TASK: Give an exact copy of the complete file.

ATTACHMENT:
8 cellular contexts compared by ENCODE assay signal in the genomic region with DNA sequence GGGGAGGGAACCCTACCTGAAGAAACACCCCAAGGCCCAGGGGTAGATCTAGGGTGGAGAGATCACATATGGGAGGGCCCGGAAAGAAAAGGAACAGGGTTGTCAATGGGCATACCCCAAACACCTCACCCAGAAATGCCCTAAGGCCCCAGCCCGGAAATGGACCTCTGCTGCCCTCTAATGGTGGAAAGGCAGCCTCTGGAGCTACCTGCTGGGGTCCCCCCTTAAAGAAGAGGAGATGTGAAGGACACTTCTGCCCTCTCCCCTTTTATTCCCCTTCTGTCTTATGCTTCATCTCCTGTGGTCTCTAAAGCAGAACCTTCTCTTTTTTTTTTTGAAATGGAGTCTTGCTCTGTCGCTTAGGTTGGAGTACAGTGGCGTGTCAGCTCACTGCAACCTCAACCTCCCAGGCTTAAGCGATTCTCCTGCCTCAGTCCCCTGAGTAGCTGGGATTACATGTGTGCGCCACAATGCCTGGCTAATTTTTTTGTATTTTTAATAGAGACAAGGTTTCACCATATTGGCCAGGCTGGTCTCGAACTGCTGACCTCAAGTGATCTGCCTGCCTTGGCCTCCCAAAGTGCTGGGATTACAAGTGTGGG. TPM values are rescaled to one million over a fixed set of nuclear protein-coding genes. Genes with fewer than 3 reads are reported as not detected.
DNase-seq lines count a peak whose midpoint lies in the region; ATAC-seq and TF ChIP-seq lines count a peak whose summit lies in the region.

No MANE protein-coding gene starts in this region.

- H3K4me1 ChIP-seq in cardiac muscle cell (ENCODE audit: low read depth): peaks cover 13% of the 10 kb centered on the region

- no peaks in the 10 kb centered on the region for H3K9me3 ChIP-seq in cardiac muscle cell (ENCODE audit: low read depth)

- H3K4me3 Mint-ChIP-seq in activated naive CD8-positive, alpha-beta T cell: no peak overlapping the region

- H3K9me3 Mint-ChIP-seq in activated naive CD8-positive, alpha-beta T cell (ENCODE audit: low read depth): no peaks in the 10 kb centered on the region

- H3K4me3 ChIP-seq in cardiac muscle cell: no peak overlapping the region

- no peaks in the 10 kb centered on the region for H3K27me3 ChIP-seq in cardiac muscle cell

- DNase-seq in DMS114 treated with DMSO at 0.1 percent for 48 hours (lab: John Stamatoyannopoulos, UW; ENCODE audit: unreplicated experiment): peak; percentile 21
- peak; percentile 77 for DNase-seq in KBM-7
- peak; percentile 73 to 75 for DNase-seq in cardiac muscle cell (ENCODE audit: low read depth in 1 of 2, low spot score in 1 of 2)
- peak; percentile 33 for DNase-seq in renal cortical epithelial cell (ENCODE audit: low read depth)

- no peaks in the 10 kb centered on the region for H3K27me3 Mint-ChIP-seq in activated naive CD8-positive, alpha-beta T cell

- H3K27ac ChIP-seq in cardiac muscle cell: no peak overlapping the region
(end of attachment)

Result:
8 cellular contexts compared by ENCODE assay signal in the genomic region with DNA sequence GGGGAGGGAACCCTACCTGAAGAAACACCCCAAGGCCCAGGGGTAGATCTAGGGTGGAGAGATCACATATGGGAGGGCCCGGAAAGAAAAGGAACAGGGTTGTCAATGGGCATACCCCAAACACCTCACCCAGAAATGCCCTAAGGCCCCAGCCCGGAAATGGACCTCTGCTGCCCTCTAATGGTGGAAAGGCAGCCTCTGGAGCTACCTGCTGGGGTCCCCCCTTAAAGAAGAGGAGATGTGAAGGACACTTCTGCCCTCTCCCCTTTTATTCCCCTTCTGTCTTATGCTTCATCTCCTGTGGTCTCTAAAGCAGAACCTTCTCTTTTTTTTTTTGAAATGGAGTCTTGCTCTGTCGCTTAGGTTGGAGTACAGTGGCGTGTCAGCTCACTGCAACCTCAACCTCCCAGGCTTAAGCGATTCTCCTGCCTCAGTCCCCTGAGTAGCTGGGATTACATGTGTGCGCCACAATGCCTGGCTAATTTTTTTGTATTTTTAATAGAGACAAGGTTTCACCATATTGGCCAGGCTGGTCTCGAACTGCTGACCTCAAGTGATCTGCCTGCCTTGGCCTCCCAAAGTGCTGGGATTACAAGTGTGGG. TPM values are rescaled to one million over a fixed set of nuclear protein-coding genes. Genes with fewer than 3 reads are reported as not detected.
DNase-seq lines count a peak whose midpoint lies in the region; ATAC-seq and TF ChIP-seq lines count a peak whose summit lies in the region.

No MANE protein-coding gene starts in this region.

- H3K4me1 ChIP-seq in cardiac muscle cell (ENCODE audit: low read depth): peaks cover 13% of the 10 kb centered on the region

- no peaks in the 10 kb centered on the region for H3K9me3 ChIP-seq in cardiac muscle cell (ENCODE audit: low read depth)

- H3K4me3 Mint-ChIP-seq in activated naive CD8-positive, alpha-beta T cell: no peak overlapping the region

- H3K9me3 Mint-ChIP-seq in activated naive CD8-positive, alpha-beta T cell (ENCODE audit: low read depth): no peaks in the 10 kb centered on the region

- H3K4me3 ChIP-seq in cardiac muscle cell: no peak overlapping the region

- no peaks in the 10 kb centered on the region for H3K27me3 ChIP-seq in cardiac muscle cell

- DNase-seq in DMS114 treated with DMSO at 0.1 percent for 48 hours (lab: John Stamatoyannopoulos, UW; ENCODE audit: unreplicated experiment): peak; percentile 21
- peak; percentile 77 for DNase-seq in KBM-7
- peak; percentile 73 to 75 for DNase-seq in cardiac muscle cell (ENCODE audit: low read depth in 1 of 2, low spot score in 1 of 2)
- peak; percentile 33 for DNase-seq in renal cortical epithelial cell (ENCODE audit: low read depth)

- no peaks in the 10 kb centered on the region for H3K27me3 Mint-ChIP-seq in activated naive CD8-positive, alpha-beta T cell

- H3K27ac ChIP-seq in cardiac muscle cell: no peak overlapping the region